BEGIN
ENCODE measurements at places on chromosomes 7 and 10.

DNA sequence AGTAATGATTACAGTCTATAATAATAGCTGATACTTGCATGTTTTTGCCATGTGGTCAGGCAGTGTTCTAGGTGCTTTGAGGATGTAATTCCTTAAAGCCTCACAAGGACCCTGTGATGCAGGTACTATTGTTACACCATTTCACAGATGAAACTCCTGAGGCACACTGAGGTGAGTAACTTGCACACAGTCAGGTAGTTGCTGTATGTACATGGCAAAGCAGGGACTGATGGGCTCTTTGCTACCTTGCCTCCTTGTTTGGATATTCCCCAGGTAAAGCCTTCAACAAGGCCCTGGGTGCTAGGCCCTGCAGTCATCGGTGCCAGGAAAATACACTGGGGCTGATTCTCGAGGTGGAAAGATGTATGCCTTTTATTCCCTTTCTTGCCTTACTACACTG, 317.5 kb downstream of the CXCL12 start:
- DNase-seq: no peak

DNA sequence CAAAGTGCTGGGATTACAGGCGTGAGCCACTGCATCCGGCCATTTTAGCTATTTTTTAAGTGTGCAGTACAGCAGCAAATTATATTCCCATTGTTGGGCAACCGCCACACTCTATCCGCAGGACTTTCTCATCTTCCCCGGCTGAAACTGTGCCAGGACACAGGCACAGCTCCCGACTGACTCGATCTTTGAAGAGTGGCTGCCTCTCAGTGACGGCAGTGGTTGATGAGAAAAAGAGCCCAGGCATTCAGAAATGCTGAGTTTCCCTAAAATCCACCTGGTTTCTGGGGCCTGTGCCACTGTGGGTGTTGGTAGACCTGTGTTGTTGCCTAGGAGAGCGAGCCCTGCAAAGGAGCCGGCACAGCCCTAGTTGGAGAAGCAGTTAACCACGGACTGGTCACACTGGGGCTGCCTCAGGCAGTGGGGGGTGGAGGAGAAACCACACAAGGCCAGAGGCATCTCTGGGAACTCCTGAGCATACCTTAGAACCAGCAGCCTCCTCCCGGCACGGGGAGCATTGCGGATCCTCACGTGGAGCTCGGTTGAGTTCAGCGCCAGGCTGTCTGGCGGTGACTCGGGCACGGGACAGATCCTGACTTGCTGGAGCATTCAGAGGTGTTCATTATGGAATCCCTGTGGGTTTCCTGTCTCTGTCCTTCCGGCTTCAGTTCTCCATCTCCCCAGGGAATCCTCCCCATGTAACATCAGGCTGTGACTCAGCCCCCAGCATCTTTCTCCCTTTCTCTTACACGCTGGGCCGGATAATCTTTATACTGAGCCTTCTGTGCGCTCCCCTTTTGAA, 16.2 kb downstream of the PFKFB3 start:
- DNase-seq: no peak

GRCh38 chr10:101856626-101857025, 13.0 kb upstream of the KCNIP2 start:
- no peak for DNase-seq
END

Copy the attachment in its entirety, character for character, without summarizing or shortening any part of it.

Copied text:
ENCODE measurements at places on chromosomes 7 and 10.

DNA sequence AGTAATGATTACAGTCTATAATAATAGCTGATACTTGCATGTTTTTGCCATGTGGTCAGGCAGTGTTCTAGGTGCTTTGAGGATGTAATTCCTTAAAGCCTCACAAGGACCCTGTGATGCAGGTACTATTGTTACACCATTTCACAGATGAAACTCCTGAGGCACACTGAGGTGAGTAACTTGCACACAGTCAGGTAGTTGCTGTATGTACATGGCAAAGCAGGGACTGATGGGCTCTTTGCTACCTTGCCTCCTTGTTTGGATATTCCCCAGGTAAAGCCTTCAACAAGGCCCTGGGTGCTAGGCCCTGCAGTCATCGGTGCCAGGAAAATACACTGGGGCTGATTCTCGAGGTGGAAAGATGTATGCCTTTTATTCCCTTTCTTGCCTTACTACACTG, 317.5 kb downstream of the CXCL12 start:
- DNase-seq: no peak

DNA sequence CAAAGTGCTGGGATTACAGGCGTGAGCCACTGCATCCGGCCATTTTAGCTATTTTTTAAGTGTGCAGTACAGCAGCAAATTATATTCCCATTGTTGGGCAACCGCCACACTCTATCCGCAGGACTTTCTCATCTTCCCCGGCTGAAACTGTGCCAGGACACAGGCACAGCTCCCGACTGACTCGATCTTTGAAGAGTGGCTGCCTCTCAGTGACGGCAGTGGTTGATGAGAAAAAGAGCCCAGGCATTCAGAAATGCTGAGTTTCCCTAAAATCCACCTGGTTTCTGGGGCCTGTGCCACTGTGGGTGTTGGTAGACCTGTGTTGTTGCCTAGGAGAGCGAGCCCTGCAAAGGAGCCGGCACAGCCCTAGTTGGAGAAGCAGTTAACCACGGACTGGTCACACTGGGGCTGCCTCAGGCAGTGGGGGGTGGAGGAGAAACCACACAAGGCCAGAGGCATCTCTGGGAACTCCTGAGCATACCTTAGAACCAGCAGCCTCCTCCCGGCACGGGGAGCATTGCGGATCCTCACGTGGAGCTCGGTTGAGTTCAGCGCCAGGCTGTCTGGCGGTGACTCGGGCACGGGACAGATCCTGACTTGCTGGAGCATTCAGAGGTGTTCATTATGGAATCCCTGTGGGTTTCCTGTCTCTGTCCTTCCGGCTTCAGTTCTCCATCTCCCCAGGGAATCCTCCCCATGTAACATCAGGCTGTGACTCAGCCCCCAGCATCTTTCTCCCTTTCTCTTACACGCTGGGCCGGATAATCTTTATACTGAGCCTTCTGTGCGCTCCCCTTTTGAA, 16.2 kb downstream of the PFKFB3 start:
- DNase-seq: no peak

GRCh38 chr10:101856626-101857025, 13.0 kb upstream of the KCNIP2 start:
- no peak for DNase-seq